As everyone is no doubt aware by now, America's fourth-largest city, Houston, in Texas, was hit with a major Category 4 hurricane late last week. Though the storm was quickly downgraded after making landfall, it has still caused unprecedented damage through relentless rainfall that is likely to top 4 feet in some areas before it's done. US officials are now saying Houston and south-central Texas have never experienced an event like this.
Being in the data centre business, we are curious as to how the four major data centres located in Houston are faring today. There is both good and bad news.
The good news is that all four data centres are still operational and not reporting any damage. This is not unexpected, given the fact that data centre designers build into their plans certain protections against natural disasters. But that brings us to the bad news: streets in Houston are closed, and many of those streets around the data centres are flooded however the power has stayed on at all four facilities thus far.
Running on Emergency Generators
There is no way to know when power will be restored until after the rain finally stops. It could be days but it is more likely to take weeks. Data centre builders plan for such events by equipping facilities with generators and all four Houston data centres are prepared to run their generators if necessary. The question is, will they actually have to?
Should they need the generators, the facilities would be depending on fuel deliveries to keep them going. Data centres are second in line for fuel deliveries behind hospitals, police stations and other first-responder facilities, but with the roads flooded, how long before the fuel trucks could actually make it through?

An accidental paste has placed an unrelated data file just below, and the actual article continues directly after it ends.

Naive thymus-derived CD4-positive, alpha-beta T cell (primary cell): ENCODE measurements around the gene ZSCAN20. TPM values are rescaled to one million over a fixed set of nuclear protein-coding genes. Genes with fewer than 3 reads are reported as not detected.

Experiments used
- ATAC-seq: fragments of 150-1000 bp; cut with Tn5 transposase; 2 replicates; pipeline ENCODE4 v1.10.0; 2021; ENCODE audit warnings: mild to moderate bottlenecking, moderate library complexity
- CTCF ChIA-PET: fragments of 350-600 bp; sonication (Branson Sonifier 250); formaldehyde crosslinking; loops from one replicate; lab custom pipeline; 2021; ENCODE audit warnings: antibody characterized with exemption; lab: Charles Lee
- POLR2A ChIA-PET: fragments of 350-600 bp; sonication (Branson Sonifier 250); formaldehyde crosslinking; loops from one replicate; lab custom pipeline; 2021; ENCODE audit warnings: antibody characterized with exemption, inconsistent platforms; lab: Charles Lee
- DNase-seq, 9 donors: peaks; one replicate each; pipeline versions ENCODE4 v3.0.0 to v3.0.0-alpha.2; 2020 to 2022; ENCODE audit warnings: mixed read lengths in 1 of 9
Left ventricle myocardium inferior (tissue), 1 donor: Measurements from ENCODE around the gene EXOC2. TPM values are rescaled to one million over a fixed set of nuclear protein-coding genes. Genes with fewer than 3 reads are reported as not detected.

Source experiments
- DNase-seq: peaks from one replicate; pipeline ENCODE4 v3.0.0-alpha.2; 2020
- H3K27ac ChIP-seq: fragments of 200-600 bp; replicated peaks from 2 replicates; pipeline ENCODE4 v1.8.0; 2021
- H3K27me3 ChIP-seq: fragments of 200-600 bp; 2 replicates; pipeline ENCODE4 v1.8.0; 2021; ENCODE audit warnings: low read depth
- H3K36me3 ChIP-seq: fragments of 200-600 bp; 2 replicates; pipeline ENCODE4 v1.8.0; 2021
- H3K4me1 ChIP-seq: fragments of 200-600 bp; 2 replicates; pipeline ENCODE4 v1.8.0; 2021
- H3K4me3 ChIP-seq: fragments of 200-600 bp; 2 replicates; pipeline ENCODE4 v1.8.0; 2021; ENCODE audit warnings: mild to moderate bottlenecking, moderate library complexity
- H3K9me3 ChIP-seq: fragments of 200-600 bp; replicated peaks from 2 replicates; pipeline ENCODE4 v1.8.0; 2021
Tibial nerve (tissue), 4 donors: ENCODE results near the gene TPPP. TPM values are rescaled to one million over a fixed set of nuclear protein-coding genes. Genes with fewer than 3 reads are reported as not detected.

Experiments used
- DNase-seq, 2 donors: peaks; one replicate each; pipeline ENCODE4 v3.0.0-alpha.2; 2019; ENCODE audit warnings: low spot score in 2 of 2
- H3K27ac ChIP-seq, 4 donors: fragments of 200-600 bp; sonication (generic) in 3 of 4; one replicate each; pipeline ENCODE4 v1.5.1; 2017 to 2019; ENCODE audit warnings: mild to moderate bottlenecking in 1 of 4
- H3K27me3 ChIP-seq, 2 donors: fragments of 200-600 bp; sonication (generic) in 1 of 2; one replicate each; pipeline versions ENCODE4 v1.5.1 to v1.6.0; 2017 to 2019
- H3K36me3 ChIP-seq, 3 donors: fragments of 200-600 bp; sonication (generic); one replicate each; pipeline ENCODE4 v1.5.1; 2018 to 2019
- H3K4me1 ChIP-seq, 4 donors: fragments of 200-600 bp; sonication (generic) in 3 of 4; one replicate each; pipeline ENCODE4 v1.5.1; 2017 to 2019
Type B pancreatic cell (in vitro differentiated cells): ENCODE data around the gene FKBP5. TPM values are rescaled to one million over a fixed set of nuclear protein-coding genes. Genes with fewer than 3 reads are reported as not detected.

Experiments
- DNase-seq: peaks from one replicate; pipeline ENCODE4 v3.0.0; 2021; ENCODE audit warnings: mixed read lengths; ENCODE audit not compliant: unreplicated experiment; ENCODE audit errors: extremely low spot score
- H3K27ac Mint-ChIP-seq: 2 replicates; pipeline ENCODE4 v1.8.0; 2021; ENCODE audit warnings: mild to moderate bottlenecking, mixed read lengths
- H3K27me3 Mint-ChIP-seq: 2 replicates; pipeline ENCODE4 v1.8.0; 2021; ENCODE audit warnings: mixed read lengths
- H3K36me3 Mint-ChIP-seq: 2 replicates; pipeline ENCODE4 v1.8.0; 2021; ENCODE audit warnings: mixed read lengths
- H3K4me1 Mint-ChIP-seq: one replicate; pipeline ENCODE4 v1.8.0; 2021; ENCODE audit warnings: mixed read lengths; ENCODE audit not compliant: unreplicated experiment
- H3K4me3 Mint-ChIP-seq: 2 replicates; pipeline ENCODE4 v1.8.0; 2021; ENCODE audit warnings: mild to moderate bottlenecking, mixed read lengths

Preparing Customers for Data Recovery
No one could have predicted that Houston would get 4 feet of rainfall from Harvey. In fact, the storm exceeded all expectations normally associated with hurricanes coming off the Gulf of Mexico. Unfortunately, all the preparations in the world cannot account for everything. Knowing what they now know about the devastation, data centre officials are beginning to contact customers in the hope of helping them make data recovery plans should the unthinkable happen.
The lesson in all of this is that nature will do what it wants to do. Data centre designers and operators go to great lengths to protect their facilities against the most severe weather, but sometimes it's just not enough. Hopefully Houston's four data centres will not suffer any interruption of service. Whether they do or not, there will be plenty of lessons to be learned in the aftermath Hurricane Harvey and its historic flooding.